sunday adverbs, vol. 18

Today we’re going to do an all-app Sunday Adverbs. So get your iPhone out and ready to download some awesomeness. Here we go!

Daily

Along with blogging every day, there are a few other things I try to do on a daily basis. To help me keep track of each of these, I’ve been using an app called Lift.

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As you can see, I’ve put together a list of activities I want to do every day. Lift is, like everything else these days, a social app. So when you add a task you can choose from lists of popular tasks such as Exercise, Read or Pray, trending tasks such as Read Bible, Make Bed, Eat Vegetables, and lists of easy tasks, health & wellness tasks…all sorts of things. Or you can create your own tasks.

My tasks run the gamut from things I want to improve upon, such as playing the banjo, to things I just need a reminder to do, such as checking the litter pads.(1) When I complete one, I check it off the list. But beyond the regular to-do list, Lift shows you how many times you’ve completed that task.

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I find this aspect encouraging. I can see, for example, that I’ve now blogged every single day for forty-one days in a row. Not breaking a streak is, for me anyway, a huge motivation to continue doing it.(2) As I mentioned, Lift is a social app, so, for example, I can see other people who are trying to practice the banjo every day. When they check in, I can see how many times they’ve done it. I can comment upon their check-in and I can give props. It’s easy to see that the social aspect would be helpful for some people, but I don’t pay a lot of attention to it. Just having the list has proven helpful.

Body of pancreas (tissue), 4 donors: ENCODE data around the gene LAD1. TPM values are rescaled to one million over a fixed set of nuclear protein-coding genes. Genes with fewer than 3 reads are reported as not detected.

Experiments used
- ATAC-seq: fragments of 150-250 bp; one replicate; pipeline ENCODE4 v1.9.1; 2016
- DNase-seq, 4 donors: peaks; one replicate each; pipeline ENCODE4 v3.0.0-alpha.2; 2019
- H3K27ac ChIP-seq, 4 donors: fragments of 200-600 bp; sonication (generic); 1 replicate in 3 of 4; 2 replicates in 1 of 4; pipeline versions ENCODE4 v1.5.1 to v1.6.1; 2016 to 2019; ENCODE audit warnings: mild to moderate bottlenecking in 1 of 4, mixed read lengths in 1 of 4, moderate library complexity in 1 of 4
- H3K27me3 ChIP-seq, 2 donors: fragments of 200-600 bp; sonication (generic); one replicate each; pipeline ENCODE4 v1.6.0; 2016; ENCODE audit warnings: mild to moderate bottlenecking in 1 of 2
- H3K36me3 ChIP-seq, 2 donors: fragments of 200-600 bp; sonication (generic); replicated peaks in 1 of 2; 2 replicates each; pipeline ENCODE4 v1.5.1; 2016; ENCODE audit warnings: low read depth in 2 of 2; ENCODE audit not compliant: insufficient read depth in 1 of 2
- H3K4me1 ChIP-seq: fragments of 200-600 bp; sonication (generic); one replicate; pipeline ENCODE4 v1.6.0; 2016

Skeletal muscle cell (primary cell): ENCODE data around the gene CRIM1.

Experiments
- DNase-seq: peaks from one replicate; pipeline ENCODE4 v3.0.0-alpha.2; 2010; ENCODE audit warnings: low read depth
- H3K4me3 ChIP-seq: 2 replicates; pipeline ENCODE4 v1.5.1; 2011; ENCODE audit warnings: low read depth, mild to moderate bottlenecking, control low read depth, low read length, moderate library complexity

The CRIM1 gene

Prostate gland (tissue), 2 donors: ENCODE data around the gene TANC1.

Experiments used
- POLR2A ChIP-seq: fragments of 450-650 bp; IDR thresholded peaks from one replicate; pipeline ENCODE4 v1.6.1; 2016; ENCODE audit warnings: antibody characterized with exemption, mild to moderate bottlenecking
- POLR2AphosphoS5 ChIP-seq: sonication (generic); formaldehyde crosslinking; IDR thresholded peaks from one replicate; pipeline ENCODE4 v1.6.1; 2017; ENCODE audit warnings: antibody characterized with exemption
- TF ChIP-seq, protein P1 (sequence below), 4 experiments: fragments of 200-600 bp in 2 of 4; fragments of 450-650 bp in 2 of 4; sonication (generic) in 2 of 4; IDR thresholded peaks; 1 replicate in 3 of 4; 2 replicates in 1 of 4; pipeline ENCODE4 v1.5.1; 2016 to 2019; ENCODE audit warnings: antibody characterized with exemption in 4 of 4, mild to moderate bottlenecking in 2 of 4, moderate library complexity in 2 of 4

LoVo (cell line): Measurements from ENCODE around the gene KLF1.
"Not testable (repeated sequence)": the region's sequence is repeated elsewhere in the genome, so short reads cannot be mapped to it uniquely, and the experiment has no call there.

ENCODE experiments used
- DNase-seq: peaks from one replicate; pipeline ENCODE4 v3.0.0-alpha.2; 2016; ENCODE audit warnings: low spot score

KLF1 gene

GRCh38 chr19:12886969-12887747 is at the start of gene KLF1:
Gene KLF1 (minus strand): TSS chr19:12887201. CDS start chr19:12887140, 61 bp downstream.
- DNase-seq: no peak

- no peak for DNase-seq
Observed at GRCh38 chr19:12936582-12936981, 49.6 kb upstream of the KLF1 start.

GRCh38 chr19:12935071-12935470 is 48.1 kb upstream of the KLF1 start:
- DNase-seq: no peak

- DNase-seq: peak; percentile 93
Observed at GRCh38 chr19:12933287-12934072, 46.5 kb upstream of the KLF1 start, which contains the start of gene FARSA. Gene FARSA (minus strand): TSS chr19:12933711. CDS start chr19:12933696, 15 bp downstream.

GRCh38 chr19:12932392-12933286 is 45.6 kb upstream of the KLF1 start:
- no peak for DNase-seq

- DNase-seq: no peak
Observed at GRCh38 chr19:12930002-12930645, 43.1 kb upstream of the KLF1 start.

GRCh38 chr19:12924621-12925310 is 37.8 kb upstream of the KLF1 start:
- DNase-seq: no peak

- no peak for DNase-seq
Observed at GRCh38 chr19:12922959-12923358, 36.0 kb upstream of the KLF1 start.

So if you’re looking to improve some aspect of your life, your routine, or your relationships,(3) I recommend giving Lift a try. You can look me up and we can even be friends, if you like. I’ll make a reminder to give you props every day.

Entertainingly

IMG_2750There are a fair number of tasks I do at work that are done without having to interact with other people, such as hunting down misplaced books in the stacks.(4) I used to listen to music while doing these things, but since last summer I’ve turned to listening to podcasts. Here are some I recommend.

Pseudopod

If you love short stories of the horror variety, you should be listening to Pseudopod. They post a story every week, and most of them are really good. And Alasdair Stuart, the host, is awesome. Sometimes I’m way more interested in his considered follow-up to each story than the story itself.

Escape Pod

Escape Pod is like Pseudopod, but they focus on science-fiction stories. These are more hit-and-miss for me, but I’ve listened to some really great stories here.

This American Life

If you’re not listening to Ira Glass over at This American Life, you need to reconsider your priorities. Every single week I come across something in this podcast that I find amazing, interesting, or amazingly interesting. It’s about the best way to spend thirty to sixty minutes that I can think of.

Planet Money

One of the signs that you’re getting older is a willingness to listen to NPR. And I am definitely getting older. I used to listen to quite a few NPR podcasts, but Planet Money is the only one I keep up with.(5) I was sold on Planet Money when they managed to explain the Greek financial crisis – and why it matters a great deal to the rest of the world – to me, and all I have under my belt is one community-college economics course. I love it when people who really know what they’re talking about can explain it to those of us who are clueless. The folks over at Planet Money do that very, very well.

RadioLab